Last edited: Mar 4, 2006
  18. Mar 4, 2006 #17

    pervect

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    There is a derivation of Noether's theorem in Goldstein's "Classical Mechanics".

    I'm not sure what your background is, but I think you may be missing the idea that Noether's theorem applies to physical systems which can be derived from an action principle.

    This means basically Lagrangian / Hamiltonian mechanics.

    Basically, if the Lagrangian is independent of position, momentum automatically pops out as a conserved quantity of motion.

    In a nutshell:

    Formally, let position be represented by x, and velocity by [itex]\dot{x}[/itex].

    Then Lagrange's equation

    http://scienceworld.wolfram.com/physics/LagrangesEquations.html

    give you the following result directly when [itex]\partial L / \partial x = 0[/itex]
    (Note that if L is not a function of x, it's derivative with respect to x must be zero!).

    [tex]
    \frac{d}{dt} ( \frac{\partial L}{\partal \dot{x}} ) = 0
    [/tex]

    This implies that
    [tex]
    \frac{\partial L}{\partial \dot{x}}
    [/tex]
    which is by defintion momentum, is a conseved quantity (since its time derivative is zero).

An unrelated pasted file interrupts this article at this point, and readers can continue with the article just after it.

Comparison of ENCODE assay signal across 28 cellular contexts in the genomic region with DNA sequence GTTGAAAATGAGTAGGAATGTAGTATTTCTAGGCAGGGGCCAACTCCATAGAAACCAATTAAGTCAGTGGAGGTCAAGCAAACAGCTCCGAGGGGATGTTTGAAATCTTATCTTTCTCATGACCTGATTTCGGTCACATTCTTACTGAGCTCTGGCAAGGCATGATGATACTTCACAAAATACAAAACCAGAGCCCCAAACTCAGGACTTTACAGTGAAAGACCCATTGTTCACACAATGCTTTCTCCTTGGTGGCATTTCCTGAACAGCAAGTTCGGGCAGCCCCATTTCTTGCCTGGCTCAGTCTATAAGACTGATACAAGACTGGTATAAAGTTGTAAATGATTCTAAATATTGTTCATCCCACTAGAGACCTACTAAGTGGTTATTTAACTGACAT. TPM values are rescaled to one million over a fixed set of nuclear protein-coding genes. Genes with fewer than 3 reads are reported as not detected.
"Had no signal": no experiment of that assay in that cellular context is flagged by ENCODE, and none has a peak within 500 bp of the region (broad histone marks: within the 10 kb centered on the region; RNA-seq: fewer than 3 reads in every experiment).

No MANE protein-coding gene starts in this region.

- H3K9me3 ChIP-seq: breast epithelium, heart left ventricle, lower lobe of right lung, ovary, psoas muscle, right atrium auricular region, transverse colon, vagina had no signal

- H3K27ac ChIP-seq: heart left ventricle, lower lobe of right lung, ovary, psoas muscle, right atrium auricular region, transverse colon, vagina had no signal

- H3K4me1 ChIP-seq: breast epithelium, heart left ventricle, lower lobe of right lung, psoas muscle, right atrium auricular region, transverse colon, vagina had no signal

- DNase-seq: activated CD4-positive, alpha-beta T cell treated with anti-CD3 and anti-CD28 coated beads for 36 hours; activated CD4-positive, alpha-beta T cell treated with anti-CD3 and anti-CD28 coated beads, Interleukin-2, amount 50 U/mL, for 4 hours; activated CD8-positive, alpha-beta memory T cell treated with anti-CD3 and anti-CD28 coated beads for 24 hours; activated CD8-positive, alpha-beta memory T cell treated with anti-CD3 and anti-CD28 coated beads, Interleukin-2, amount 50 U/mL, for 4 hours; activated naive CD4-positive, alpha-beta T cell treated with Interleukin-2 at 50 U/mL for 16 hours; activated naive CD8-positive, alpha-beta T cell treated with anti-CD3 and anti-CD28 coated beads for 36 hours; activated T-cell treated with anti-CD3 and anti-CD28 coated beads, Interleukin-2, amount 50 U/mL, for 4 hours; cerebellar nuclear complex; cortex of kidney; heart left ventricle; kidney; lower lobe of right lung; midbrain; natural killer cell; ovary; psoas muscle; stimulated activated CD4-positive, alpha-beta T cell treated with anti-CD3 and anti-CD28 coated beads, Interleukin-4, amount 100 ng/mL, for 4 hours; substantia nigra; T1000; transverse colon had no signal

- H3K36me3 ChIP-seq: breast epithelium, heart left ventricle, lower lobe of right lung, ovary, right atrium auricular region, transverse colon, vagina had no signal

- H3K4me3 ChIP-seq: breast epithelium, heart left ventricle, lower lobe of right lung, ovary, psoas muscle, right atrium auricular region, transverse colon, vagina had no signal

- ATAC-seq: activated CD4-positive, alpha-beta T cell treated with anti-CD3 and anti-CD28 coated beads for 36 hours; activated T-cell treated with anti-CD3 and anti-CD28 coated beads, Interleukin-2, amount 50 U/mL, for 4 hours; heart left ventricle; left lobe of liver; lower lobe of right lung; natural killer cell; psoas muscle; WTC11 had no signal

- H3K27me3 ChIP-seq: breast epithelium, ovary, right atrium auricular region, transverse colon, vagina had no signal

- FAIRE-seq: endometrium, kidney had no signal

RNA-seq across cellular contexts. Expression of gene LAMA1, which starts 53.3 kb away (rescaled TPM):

This is actually half of the complete theorem, but it should give you an idea of what it's about - given that a system is represneted by a Lagrangian that's independent of position, that system has a conserved quantity, known as the momentum, the partial derivative of the Lagrangian with respect to the velocity. Or in other words space invariance (of the Lagrangian) yields a conserved momentum.

    If you don't understand Lagrangian mechanics yet, this is what you need as background for Noether's theorem to make sense.
     
    Last edited: Mar 4, 2006
  19. Mar 4, 2006 #18
    Pervect,

    Thanks for your effort. I understand that momentum is conserved though. What I don't understand is; if it wasn't, what would be the consequences?

    Let's say (hypothetically speaking) that someone has found a time-dependent momentum wherein the center of mass of an isolated system can be moved off of its center of gravity. Let's further suppose that in this system the aforementioned momentum is clearly time-dependent. That is that like in Hurkyl's example the momentum ceases after internal work ceases, with the exception that the center of mass violates position.

    What are the consequences to conservation? Since the isolated system would thusly conserve momentum and energy internally, and externally only attain a change in position, would conservation be technically broken within the system?